A Week in the Mountains

6 spent days hiking the Villarica Traverse were more challenging than expected, but incredibly worthwhile.

Some of the water wasn't so good...

Some of the water wasn’t so good…

Day 1: Pack felt really heavy! Did I pack badly, or am I just out of shape? Day 2: Turns out water management was a key issue on this hike. The water symbols on the map did not necessarily mean it was water you wanted to drink. Streams originating from glaciers on the volcano were full of sediment. After almost running out of water at one point, I quickly learned to drink like a camel when there was good water available, and fill up at every opportunity. One of those days that just seem to keep going… I was beginning to suspect that the distances given on the parks map might be a little wrong (a lot!). Day 3: Suspicions confirmed National Parks guys out here had no idea how far anything was from anywhere. One sign to Laguna Azul told me it was 15km away, another sign only 2m away was telling me to expect 22km… At least now I knew to completely ignore all the signs I see. Once reaching the top of the climb, ridiculously strong winds were threatening to blow me off ridge lines. Staggering along, leaning at an incredible angle just to keep standing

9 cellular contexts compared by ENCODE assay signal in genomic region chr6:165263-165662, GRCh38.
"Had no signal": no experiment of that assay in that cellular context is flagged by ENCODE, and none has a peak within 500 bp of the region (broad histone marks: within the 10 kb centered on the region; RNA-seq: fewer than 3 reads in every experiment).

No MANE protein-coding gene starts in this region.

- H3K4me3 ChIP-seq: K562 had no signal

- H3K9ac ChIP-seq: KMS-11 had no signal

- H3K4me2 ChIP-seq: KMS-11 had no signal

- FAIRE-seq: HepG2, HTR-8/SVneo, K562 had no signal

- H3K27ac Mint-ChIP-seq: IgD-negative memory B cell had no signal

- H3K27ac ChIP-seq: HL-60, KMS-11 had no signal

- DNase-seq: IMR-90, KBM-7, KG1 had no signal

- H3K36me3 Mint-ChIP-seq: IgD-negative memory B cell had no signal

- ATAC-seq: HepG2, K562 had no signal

DSC00617

Incredible colours of Laguna Azul

Day 4: While the wind howled outside, my left knee complained loudly throughout the night, telling me that my pack was too heavy and that volcanic scree slopes are not an ideal walking surface. I almost decided to finish the hike early because it felt so bad, but ended up plodding on slowly but surely towards Laguna Azul. My efforts were rewarded when I came over the ridge to see the most incredible blue lake, high up in the Andes. Aches and pains forgotten immediately.

Varied Lanscapes

Every varying lanscapes & incredible volcanic vistas

Day 5: Crossing arid volcanic deserts, then coming over a ridge into green oasis, tiny lakes cascading down the mountain slopes, one into the other.Stunning mountain vistas in the background. Day 6: Hike out, and then a quick hitchhike/taxi/bus ride back to Pucon. Astounding how quick and easy getting around small rural areas is when there are many people who rely on local busses. All in all, an excellent couple of weeks spent around Pucon. Meeting a great bunch of people, kayaking almost every day, improving & learning. Looking forward to heading down to Futaleufu in the next couple of weeks for a some big water experience.